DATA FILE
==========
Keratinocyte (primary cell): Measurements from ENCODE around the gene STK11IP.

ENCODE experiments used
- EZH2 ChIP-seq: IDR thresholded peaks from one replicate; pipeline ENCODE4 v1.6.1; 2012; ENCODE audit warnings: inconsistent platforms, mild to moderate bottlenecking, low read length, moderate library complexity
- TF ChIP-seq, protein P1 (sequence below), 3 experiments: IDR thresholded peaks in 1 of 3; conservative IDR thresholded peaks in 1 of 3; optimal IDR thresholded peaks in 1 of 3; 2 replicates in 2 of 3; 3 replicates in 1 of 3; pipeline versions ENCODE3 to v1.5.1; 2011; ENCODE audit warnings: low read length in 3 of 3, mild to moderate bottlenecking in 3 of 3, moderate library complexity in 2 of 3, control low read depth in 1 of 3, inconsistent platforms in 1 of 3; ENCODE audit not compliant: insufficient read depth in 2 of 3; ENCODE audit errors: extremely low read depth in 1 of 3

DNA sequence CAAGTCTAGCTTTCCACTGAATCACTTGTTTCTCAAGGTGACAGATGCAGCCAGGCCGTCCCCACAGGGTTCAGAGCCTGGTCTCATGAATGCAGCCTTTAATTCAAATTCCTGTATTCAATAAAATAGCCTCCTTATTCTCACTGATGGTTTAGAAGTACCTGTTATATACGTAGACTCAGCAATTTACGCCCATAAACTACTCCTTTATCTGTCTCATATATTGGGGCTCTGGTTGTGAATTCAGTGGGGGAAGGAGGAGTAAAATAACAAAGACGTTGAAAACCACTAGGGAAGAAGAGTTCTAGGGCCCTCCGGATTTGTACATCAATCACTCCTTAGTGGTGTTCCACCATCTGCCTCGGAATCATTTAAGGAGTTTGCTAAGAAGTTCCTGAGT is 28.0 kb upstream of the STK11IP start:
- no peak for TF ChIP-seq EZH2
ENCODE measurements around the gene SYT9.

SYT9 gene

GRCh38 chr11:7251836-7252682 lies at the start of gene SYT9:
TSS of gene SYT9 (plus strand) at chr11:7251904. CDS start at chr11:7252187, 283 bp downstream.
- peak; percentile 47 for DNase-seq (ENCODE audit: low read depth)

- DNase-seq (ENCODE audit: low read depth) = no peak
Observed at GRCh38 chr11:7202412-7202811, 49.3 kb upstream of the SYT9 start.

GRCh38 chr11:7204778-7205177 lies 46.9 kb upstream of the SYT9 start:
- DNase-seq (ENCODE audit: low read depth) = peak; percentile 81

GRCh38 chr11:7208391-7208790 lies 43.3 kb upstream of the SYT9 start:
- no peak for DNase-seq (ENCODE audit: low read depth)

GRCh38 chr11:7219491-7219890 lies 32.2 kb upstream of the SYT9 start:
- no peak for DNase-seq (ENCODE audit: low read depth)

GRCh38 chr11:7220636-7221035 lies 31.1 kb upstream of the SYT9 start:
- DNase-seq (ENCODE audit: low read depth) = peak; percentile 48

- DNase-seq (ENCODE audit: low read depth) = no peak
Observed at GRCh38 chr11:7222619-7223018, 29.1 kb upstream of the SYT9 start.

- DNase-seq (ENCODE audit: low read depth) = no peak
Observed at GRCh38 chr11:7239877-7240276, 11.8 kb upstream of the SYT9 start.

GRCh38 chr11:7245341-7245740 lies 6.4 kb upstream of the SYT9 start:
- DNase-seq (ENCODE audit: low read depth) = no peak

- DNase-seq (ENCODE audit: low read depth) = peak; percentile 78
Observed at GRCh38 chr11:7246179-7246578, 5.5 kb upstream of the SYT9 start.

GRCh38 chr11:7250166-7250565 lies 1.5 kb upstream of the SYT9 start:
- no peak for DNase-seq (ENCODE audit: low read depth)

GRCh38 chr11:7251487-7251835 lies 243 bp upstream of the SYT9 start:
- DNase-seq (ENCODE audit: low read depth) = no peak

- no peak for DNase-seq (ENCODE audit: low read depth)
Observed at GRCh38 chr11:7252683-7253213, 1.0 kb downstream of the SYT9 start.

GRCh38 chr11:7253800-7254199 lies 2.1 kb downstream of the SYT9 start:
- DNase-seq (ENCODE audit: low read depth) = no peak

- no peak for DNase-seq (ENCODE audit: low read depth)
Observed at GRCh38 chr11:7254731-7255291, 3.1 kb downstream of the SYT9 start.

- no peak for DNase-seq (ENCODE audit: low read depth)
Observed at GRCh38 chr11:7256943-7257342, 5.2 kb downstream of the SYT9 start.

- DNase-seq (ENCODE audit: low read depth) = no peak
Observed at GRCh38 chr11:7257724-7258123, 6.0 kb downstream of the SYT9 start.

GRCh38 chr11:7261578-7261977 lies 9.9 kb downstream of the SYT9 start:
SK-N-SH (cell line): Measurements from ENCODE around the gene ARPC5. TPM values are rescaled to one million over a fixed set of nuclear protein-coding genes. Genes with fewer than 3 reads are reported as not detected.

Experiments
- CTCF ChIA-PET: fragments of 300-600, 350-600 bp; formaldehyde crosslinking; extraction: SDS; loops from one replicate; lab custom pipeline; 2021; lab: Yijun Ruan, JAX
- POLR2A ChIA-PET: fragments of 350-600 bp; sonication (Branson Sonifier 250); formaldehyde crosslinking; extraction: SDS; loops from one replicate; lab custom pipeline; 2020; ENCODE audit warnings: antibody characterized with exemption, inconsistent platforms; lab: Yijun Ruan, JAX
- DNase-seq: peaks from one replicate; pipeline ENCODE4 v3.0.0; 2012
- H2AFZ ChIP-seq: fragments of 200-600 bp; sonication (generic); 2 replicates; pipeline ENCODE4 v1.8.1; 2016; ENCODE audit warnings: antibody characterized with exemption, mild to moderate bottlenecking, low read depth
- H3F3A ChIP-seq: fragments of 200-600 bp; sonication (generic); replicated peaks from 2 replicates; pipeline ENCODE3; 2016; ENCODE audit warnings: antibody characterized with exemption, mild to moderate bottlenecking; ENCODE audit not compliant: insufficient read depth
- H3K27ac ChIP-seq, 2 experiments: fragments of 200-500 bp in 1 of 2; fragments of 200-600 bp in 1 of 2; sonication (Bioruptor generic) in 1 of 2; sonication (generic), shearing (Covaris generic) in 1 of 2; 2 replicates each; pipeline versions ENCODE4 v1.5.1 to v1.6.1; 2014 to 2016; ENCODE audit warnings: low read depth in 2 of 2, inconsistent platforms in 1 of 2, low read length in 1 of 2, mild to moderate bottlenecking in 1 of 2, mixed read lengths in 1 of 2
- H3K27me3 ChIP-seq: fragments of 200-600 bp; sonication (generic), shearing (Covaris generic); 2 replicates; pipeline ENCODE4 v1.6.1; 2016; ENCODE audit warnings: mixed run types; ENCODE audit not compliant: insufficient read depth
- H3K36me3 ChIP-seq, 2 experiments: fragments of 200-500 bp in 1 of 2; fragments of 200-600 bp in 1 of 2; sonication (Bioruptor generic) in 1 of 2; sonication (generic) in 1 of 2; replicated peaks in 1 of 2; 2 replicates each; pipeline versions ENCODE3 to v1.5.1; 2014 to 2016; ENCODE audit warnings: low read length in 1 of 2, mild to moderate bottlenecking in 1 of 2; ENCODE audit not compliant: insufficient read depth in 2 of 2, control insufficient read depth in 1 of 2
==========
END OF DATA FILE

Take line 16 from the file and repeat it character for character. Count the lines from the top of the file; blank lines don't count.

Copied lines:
GRCh38 chr11:7208391-7208790 lies 43.3 kb upstream of the SYT9 start: